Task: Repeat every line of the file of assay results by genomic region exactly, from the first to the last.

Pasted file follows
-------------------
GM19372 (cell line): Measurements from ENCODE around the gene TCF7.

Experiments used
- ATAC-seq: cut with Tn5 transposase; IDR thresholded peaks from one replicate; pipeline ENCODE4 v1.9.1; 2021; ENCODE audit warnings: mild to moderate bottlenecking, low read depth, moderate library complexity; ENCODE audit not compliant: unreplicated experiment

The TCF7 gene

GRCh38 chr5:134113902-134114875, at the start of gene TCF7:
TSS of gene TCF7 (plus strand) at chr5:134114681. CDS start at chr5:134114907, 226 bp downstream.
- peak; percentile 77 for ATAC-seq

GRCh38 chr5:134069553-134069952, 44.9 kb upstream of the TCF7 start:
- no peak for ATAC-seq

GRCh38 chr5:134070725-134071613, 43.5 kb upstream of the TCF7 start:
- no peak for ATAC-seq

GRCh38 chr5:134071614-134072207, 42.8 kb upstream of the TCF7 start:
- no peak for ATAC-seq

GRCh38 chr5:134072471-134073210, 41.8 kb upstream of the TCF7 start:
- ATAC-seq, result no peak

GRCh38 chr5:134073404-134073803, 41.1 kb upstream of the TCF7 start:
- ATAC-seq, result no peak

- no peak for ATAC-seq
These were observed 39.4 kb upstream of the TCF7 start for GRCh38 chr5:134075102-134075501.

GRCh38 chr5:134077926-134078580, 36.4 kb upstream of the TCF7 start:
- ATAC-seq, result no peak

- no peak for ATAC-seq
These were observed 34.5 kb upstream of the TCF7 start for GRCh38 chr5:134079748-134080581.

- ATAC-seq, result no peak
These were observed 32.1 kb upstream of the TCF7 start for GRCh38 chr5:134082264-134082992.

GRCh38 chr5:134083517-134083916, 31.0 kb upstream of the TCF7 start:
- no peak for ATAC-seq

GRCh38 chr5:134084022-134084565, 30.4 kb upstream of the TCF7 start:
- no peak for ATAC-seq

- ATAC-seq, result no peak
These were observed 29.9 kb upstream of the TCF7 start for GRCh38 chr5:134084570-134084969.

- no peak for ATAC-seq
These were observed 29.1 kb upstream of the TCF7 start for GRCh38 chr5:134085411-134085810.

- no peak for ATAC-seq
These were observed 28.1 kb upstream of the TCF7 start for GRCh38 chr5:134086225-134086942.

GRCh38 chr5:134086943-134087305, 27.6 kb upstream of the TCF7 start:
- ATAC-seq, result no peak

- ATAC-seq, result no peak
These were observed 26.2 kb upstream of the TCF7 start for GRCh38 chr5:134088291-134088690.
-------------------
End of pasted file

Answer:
GM19372 (cell line): Measurements from ENCODE around the gene TCF7.

Experiments used
- ATAC-seq: cut with Tn5 transposase; IDR thresholded peaks from one replicate; pipeline ENCODE4 v1.9.1; 2021; ENCODE audit warnings: mild to moderate bottlenecking, low read depth, moderate library complexity; ENCODE audit not compliant: unreplicated experiment

The TCF7 gene

GRCh38 chr5:134113902-134114875, at the start of gene TCF7:
TSS of gene TCF7 (plus strand) at chr5:134114681. CDS start at chr5:134114907, 226 bp downstream.
- peak; percentile 77 for ATAC-seq

GRCh38 chr5:134069553-134069952, 44.9 kb upstream of the TCF7 start:
- no peak for ATAC-seq

GRCh38 chr5:134070725-134071613, 43.5 kb upstream of the TCF7 start:
- no peak for ATAC-seq

GRCh38 chr5:134071614-134072207, 42.8 kb upstream of the TCF7 start:
- no peak for ATAC-seq

GRCh38 chr5:134072471-134073210, 41.8 kb upstream of the TCF7 start:
- ATAC-seq, result no peak

GRCh38 chr5:134073404-134073803, 41.1 kb upstream of the TCF7 start:
- ATAC-seq, result no peak

- no peak for ATAC-seq
These were observed 39.4 kb upstream of the TCF7 start for GRCh38 chr5:134075102-134075501.

GRCh38 chr5:134077926-134078580, 36.4 kb upstream of the TCF7 start:
- ATAC-seq, result no peak

- no peak for ATAC-seq
These were observed 34.5 kb upstream of the TCF7 start for GRCh38 chr5:134079748-134080581.

- ATAC-seq, result no peak
These were observed 32.1 kb upstream of the TCF7 start for GRCh38 chr5:134082264-134082992.

GRCh38 chr5:134083517-134083916, 31.0 kb upstream of the TCF7 start:
- no peak for ATAC-seq

GRCh38 chr5:134084022-134084565, 30.4 kb upstream of the TCF7 start:
- no peak for ATAC-seq

- ATAC-seq, result no peak
These were observed 29.9 kb upstream of the TCF7 start for GRCh38 chr5:134084570-134084969.

- no peak for ATAC-seq
These were observed 29.1 kb upstream of the TCF7 start for GRCh38 chr5:134085411-134085810.

- no peak for ATAC-seq
These were observed 28.1 kb upstream of the TCF7 start for GRCh38 chr5:134086225-134086942.

GRCh38 chr5:134086943-134087305, 27.6 kb upstream of the TCF7 start:
- ATAC-seq, result no peak

- ATAC-seq, result no peak
These were observed 26.2 kb upstream of the TCF7 start for GRCh38 chr5:134088291-134088690.